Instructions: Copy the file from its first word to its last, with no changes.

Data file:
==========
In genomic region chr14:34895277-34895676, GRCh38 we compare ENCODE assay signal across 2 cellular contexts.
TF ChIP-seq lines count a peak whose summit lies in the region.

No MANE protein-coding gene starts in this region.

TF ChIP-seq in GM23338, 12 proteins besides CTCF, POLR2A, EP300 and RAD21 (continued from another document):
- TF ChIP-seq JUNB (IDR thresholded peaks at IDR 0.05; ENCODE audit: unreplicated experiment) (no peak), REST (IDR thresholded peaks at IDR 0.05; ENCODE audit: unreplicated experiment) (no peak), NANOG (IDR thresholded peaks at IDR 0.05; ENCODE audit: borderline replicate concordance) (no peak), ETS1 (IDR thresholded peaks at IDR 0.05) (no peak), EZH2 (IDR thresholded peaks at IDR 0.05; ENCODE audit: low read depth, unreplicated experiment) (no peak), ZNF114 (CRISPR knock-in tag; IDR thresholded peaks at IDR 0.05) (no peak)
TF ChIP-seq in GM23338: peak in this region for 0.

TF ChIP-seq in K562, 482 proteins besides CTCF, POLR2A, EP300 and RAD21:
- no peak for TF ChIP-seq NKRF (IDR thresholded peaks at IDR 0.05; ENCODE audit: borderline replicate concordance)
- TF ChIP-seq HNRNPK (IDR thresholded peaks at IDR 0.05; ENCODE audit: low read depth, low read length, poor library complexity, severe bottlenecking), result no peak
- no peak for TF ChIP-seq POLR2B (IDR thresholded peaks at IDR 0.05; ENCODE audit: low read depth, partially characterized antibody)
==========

In genomic region chr14:34895277-34895676, GRCh38 we compare ENCODE assay signal across 2 cellular contexts.
TF ChIP-seq lines count a peak whose summit lies in the region.

No MANE protein-coding gene starts in this region.

TF ChIP-seq in GM23338, 12 proteins besides CTCF, POLR2A, EP300 and RAD21 (continued from another document):
- TF ChIP-seq JUNB (IDR thresholded peaks at IDR 0.05; ENCODE audit: unreplicated experiment) (no peak), REST (IDR thresholded peaks at IDR 0.05; ENCODE audit: unreplicated experiment) (no peak), NANOG (IDR thresholded peaks at IDR 0.05; ENCODE audit: borderline replicate concordance) (no peak), ETS1 (IDR thresholded peaks at IDR 0.05) (no peak), EZH2 (IDR thresholded peaks at IDR 0.05; ENCODE audit: low read depth, unreplicated experiment) (no peak), ZNF114 (CRISPR knock-in tag; IDR thresholded peaks at IDR 0.05) (no peak)
TF ChIP-seq in GM23338: peak in this region for 0.

TF ChIP-seq in K562, 482 proteins besides CTCF, POLR2A, EP300 and RAD21:
- no peak for TF ChIP-seq NKRF (IDR thresholded peaks at IDR 0.05; ENCODE audit: borderline replicate concordance)
- TF ChIP-seq HNRNPK (IDR thresholded peaks at IDR 0.05; ENCODE audit: low read depth, low read length, poor library complexity, severe bottlenecking), result no peak
- no peak for TF ChIP-seq POLR2B (IDR thresholded peaks at IDR 0.05; ENCODE audit: low read depth, partially characterized antibody)